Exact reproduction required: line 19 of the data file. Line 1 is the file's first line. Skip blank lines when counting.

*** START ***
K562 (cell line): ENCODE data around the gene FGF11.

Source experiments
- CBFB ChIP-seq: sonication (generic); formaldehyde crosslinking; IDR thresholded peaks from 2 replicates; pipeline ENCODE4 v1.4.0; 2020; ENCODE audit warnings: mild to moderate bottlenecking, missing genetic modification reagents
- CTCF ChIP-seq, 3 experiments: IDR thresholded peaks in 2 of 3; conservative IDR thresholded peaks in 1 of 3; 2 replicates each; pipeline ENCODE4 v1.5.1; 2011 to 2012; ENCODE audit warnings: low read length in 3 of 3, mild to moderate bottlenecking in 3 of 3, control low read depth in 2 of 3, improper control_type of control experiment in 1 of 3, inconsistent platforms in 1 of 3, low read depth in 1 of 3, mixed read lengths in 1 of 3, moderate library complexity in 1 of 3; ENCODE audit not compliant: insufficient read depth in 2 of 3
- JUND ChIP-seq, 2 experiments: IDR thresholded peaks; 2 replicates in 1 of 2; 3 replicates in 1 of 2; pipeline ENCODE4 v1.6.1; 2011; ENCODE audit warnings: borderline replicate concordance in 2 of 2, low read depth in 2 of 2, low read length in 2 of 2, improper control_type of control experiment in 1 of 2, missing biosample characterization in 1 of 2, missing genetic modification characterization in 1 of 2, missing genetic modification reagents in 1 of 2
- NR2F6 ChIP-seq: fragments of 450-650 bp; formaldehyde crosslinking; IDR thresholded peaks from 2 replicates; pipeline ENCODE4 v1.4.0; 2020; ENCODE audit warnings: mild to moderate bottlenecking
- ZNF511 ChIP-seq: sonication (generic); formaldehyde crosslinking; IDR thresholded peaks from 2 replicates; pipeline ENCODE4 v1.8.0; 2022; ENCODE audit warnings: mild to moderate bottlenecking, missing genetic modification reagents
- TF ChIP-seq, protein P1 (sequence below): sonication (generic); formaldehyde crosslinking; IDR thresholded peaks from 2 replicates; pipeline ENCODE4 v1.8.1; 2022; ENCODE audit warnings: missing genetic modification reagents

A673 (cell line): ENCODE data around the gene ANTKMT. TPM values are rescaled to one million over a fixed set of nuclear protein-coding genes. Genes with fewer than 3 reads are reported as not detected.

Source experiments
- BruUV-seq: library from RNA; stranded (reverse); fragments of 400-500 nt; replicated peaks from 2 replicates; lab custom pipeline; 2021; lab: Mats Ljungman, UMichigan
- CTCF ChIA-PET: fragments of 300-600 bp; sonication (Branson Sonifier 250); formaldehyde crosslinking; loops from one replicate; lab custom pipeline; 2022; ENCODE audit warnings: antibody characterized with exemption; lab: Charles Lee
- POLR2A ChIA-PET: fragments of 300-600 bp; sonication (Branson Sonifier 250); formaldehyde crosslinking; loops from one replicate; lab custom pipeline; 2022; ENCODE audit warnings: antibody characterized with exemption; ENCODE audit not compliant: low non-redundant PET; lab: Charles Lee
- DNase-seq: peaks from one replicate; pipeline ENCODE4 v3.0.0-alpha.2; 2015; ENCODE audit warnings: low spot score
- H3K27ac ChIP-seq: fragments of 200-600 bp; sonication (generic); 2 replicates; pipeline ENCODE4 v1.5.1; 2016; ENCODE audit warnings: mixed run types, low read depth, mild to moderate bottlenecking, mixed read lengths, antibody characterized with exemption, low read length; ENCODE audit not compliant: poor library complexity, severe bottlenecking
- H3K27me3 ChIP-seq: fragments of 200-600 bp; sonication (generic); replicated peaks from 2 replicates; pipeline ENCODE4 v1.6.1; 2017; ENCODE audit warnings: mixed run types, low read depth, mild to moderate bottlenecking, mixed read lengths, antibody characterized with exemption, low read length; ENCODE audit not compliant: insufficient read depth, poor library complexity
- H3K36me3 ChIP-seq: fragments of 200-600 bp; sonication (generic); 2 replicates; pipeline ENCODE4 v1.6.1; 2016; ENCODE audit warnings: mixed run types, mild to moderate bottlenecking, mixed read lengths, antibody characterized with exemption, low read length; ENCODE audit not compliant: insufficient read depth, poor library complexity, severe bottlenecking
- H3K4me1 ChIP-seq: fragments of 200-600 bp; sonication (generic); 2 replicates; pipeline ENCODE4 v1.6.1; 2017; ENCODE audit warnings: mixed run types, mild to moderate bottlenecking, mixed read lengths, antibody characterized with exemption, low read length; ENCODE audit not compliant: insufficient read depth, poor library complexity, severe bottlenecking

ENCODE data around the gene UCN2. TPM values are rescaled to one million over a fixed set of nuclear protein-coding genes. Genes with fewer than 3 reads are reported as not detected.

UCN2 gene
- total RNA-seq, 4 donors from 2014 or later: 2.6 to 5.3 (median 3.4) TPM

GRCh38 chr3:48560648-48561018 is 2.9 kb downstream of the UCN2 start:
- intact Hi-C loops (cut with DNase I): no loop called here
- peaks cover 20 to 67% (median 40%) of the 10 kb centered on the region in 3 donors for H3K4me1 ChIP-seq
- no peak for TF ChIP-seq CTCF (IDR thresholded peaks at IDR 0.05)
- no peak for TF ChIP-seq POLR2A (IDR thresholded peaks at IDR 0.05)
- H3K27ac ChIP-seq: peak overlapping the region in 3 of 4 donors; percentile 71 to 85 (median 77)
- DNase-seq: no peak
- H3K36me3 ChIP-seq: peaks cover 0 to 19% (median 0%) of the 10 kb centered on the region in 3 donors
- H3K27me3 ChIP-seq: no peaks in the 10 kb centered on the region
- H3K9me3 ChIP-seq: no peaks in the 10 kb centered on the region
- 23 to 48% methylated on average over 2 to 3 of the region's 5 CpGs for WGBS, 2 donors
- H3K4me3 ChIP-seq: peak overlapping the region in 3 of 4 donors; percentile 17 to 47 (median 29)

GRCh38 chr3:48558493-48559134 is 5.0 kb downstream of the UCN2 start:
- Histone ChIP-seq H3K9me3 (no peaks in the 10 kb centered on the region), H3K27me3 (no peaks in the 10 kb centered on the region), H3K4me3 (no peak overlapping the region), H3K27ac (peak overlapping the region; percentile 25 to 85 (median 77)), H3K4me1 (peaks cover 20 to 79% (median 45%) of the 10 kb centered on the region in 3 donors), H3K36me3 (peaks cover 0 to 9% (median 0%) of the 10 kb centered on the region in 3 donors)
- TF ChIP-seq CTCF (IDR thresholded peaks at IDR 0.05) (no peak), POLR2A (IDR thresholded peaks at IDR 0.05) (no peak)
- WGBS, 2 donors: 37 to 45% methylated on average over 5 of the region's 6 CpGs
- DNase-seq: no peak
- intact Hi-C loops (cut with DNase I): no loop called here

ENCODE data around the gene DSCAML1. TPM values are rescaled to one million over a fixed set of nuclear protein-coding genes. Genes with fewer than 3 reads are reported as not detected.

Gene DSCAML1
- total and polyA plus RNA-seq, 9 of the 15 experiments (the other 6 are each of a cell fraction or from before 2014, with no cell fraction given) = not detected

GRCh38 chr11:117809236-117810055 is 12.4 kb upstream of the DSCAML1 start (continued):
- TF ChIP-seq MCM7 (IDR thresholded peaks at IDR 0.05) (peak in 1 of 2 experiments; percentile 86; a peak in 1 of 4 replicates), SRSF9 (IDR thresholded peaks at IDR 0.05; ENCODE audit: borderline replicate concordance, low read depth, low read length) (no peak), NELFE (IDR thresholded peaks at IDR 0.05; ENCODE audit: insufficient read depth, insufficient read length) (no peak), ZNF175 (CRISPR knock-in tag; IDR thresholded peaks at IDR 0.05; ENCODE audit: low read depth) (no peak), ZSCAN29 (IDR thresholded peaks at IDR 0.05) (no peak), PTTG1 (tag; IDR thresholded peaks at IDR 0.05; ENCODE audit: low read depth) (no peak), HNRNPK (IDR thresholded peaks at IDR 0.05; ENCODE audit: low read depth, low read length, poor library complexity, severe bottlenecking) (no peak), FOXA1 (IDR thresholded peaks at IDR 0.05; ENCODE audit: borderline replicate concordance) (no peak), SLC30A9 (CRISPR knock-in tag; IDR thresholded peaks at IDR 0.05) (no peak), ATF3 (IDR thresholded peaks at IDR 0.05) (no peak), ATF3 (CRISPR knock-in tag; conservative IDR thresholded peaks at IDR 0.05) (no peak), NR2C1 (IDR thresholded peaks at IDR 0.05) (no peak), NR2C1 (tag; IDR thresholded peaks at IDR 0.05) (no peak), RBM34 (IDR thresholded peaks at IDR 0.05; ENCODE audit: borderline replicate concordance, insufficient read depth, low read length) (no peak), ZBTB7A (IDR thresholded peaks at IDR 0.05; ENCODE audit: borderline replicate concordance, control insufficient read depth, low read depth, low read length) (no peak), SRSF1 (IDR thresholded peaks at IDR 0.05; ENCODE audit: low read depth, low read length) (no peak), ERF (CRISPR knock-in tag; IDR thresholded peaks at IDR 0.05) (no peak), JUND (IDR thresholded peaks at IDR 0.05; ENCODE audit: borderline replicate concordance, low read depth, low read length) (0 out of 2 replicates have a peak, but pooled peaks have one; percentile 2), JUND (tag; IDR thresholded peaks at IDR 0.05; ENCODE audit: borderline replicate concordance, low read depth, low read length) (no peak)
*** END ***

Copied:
ENCODE data around the gene UCN2. TPM values are rescaled to one million over a fixed set of nuclear protein-coding genes. Genes with fewer than 3 reads are reported as not detected.